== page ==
The Celtic monastery of Lindisfarne was founded in 635 AD, by Columban Irish monk Saint Aidan (d.651), from the Isle of Iona. Irish monks founded Celtic monasteries on most of the British, Scottish, and Irish islands, and Columban Irish scribes would've trained Saxon scribes in the the insular Irish style—right down to the red lead dots surrounding the letters (the Durham Gospels, and the Book of Durrow, being its predecessors). But first, the Irish monks had to convert the Saxons....

The beginning of the Gospel of Mark from the Book of Durrow.—Wiki

The Lindisfarne manuscript, an illustrated Latin copy of the Gospels of Matthew, Mark, Luke and John, was probably made at Lindisfarne, but it could've been made elsewhere, even Iona, as it has an Iona connection. The text is also written in (Irish) insular script.

The problem with tagging this manuscript as Anglo-Saxon, is that it's virtually impossible to tell the difference between Irish, Welsh, Scottish, and Anglo-Saxon illuminated manuscript art, because they were all created in Celtic Irish monasteries between 500-900; later in Ireland, to 1400 AD), and they share far too many similarities. It was also an incestuously small world.

A "safer" nomenclature would be to label these illuminated manuscripts as "insular." Ditto for the continental manuscript, also created in Celtic monasteries founded by Irish monks. (See "List of Hiberno-Saxon illuminated manuscripts" at bottom of page.)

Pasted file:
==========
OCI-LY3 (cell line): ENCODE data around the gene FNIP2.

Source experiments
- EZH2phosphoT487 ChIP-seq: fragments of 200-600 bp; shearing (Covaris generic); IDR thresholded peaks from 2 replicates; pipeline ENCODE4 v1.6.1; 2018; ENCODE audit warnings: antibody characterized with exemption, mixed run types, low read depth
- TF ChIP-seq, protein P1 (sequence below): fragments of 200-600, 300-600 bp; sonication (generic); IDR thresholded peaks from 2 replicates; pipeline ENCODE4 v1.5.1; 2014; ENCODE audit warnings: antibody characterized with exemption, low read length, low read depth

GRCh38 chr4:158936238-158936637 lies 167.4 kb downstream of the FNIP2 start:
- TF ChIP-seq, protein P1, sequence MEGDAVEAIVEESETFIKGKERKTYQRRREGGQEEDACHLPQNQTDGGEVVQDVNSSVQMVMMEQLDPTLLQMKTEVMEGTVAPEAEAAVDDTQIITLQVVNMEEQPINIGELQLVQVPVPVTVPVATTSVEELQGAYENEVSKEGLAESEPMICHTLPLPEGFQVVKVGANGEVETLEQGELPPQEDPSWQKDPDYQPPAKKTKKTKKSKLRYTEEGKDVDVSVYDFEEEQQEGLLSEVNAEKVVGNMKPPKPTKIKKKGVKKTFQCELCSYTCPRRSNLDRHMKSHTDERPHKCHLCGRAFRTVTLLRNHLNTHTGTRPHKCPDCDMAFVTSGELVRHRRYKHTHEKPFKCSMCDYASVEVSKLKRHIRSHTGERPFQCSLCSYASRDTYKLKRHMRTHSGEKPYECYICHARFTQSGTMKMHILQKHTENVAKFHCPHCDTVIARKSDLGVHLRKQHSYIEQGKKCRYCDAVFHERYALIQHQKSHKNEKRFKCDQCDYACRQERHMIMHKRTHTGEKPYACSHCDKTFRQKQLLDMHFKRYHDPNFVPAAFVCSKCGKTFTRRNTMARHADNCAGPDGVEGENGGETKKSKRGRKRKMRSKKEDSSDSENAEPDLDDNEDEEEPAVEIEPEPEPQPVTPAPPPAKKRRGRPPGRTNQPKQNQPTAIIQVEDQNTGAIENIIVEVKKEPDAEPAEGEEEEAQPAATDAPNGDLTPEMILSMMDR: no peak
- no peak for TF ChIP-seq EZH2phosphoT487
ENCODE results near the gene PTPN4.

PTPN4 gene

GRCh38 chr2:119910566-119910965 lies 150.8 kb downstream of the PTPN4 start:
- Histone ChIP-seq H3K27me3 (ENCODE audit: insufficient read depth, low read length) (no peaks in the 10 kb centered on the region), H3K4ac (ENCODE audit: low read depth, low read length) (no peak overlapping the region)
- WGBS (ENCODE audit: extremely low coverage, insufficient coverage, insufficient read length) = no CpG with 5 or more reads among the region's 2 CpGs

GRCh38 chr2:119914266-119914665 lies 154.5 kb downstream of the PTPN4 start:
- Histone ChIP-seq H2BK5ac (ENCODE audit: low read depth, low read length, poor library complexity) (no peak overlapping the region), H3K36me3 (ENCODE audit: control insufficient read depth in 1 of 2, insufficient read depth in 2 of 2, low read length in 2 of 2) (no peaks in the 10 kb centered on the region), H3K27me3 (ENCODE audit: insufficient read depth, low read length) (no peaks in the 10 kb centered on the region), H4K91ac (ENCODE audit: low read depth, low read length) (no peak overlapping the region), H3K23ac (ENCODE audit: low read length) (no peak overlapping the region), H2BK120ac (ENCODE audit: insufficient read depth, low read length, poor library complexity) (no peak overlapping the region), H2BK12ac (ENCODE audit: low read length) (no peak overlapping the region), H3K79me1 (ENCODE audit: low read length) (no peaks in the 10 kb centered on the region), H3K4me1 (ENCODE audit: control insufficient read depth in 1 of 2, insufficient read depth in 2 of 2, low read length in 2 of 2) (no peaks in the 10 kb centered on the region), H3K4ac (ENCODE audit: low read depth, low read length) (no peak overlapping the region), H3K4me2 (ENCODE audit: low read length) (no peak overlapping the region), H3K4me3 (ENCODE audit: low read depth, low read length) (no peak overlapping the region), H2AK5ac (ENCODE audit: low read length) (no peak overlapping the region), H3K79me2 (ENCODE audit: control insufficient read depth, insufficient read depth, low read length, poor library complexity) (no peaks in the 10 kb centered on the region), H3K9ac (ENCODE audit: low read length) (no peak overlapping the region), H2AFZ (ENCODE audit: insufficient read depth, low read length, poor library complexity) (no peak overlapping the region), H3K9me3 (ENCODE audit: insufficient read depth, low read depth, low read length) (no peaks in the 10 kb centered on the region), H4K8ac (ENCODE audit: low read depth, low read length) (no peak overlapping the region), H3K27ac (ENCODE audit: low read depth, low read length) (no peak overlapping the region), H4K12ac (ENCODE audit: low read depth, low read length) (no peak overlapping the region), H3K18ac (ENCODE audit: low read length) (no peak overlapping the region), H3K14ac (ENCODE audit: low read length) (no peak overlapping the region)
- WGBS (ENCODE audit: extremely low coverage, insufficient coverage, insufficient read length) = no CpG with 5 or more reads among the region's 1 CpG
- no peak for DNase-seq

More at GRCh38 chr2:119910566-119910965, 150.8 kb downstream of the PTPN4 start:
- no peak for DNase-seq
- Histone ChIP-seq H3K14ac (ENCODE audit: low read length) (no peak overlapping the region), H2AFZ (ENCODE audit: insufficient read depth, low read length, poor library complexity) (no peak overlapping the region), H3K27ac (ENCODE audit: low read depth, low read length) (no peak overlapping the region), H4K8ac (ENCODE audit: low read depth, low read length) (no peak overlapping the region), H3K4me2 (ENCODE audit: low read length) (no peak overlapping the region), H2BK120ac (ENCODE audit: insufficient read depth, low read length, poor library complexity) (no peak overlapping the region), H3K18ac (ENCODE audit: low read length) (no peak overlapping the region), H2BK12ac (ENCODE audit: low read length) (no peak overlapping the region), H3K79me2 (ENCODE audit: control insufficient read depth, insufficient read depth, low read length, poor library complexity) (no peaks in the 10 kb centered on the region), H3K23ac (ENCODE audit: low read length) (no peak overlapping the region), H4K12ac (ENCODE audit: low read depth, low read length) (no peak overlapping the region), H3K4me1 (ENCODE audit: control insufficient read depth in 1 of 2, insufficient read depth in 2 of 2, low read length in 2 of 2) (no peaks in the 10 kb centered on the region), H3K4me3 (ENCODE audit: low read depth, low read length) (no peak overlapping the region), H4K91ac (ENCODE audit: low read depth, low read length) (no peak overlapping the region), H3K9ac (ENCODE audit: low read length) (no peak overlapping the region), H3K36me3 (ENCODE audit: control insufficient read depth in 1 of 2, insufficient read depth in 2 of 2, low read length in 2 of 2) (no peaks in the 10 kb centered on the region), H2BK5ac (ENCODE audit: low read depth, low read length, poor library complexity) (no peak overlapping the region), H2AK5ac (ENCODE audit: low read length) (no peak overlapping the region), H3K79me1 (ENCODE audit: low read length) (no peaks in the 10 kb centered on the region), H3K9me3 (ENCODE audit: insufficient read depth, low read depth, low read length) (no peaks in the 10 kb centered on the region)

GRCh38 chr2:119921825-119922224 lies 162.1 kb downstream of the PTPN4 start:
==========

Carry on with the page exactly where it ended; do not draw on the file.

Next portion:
And most 'scholars' writing of these things never delve beyond the current political border of a country when describing where an artifact was discovered, or attributed to, when labeling art. If it was made in St. Gallen, ergo it must be Swiss; or in Bobbio, it's Italian (Irish monasteries!)

The St. Gall Gospel Chi-Rho page, written by Irish monks ca. 750AD—from Irish Medieval History 
Irish manuscripts often display the first three letters, Chi-Rho-Iota, from the Greek ΧΡΙΣΤΟΣ, as a monogram. In the Latin Vulgate, it reads: "[Christi (XPI) autem generatio sic erat…  Note the distinctive long left leg on the Chi/X—also found in the Book of Kells, Book of Durrow, St. Gallen Gospel, MacDurnan Gospels, Book of Lindisfarne and many more. The long "i"pronunciation in Christ, is a result of Irish missionary work in England during the 7th - 8th c.—from Irish Medieval History 

Some slovenly writer described this manuscript as an amalgam of Anglo-Saxon, Irish and German art—WTF? I couldn't figure out how/why Germany—then it dawned on me, they were referring to manuscripts found in Germany, made by Irish monks. And archaeologists tend to be even sloppier. Sometimes I wonder if they know any history at all.

Eagle-eyed John the Evangelist Wiki